Article Archive
January/February 2022

From the Editor: Addressing Mental Health in Older Adults
By Kate Jackson
Today’s Geriatric Medicine
Vol. 15 No. 1 P. 4

Mental health concerns are often overlooked or undertreated in older adults, for a variety of reasons and with potentially severe consequences. It’s a problem that’s magnified by the fact that the global population is aging quickly, with the number of individuals older than 60 expected to double from 2015 to 2050.

According to a 2015 report in Health Affairs, “Many physicians aren’t trained to recognize mental illness in the elderly, patients are often reluctant to discuss their emotional difficulties, and some even blame themselves for not being happier, according to advocates for the mentally ill and physicians trained in geriatric psychiatry.”

In many cases the failure to recognize psychological conditions among geriatric patients is because diseases and age-related changes resemble the symptoms of conditions such as anxiety and depression.

More older adults, for example, experience depression than they do dementia, yet they often go undiagnosed, in part because they present in atypical ways or because their depressive symptoms are similar to those of other diseases. They’re also at greater risk of depression due to contributing factors such as loneliness, debilitating health conditions, disabilities, and vascular diseases that directly affect the brain and, equally, have psychological repercussions.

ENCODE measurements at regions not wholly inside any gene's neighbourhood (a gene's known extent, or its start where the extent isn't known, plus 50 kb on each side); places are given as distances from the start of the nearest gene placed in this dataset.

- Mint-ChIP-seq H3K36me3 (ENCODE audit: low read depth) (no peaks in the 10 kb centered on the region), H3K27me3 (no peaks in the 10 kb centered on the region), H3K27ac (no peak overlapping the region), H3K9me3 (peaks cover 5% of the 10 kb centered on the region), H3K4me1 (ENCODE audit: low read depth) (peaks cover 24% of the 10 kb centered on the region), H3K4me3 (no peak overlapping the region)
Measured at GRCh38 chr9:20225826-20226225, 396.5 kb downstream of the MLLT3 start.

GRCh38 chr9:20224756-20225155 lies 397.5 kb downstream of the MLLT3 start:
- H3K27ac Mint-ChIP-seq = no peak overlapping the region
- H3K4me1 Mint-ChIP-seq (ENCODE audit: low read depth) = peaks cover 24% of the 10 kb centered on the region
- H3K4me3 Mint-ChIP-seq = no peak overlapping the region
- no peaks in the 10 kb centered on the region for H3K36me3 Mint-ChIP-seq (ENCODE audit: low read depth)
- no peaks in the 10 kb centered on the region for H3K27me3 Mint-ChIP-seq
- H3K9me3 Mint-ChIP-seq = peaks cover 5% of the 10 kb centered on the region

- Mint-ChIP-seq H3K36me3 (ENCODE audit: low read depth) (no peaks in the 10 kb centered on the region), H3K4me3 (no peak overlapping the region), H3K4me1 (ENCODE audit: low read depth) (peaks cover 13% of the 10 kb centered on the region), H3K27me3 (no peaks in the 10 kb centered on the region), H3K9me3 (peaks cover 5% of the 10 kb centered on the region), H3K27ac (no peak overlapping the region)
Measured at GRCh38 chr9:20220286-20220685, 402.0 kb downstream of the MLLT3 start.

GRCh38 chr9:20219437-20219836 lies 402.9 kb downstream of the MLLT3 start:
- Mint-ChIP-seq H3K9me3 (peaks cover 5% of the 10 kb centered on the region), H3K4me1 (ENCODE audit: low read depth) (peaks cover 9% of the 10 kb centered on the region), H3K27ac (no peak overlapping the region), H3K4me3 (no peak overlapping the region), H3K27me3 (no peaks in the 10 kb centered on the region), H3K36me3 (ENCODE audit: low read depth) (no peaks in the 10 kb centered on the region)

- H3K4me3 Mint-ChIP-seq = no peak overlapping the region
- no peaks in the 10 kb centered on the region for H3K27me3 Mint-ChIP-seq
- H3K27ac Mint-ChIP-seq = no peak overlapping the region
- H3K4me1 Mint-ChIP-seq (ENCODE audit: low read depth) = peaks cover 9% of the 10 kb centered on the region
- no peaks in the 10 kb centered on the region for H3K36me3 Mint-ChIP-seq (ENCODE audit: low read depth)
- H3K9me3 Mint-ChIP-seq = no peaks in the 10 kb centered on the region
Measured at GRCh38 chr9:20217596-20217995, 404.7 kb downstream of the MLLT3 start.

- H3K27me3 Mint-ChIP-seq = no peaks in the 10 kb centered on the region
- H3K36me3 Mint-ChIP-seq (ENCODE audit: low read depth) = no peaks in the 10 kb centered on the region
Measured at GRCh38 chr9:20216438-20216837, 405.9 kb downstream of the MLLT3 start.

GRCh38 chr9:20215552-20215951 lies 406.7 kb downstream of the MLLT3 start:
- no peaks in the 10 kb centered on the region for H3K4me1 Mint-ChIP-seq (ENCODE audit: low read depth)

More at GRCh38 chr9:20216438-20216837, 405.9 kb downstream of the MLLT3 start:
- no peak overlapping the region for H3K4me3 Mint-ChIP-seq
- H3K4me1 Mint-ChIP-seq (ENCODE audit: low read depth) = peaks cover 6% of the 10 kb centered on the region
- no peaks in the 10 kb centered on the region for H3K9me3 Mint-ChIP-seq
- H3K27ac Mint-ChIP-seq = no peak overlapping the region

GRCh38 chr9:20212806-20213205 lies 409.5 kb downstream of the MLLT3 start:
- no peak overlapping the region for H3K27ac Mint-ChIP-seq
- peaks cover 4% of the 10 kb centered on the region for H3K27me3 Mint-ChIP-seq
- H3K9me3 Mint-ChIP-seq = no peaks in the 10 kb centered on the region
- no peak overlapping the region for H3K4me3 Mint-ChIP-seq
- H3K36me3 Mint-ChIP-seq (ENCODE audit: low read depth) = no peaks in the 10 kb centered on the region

And on the flip side, mental health issues that go unmanaged may have a detrimental impact on physical disease as well, particularly heart health.

Furthermore, stigma surrounding psychological disorders may prevent older adults from seeking help.

Beyond the repercussions on quality of life, this lack of attention may contribute to the fact that older adults are more likely than younger people to die by suicide.

In a feature in this issue, contributor Mark Coggins addresses another frequently overlooked mental health condition that’s common in older adults—ADHD—and urges clinicians to be alert to the signs and symptoms that are often in plain sight.

Increased awareness of mental illness by all geriatrics professionals as well as advocacy for increased training in screening is crucial to the total health of older adults.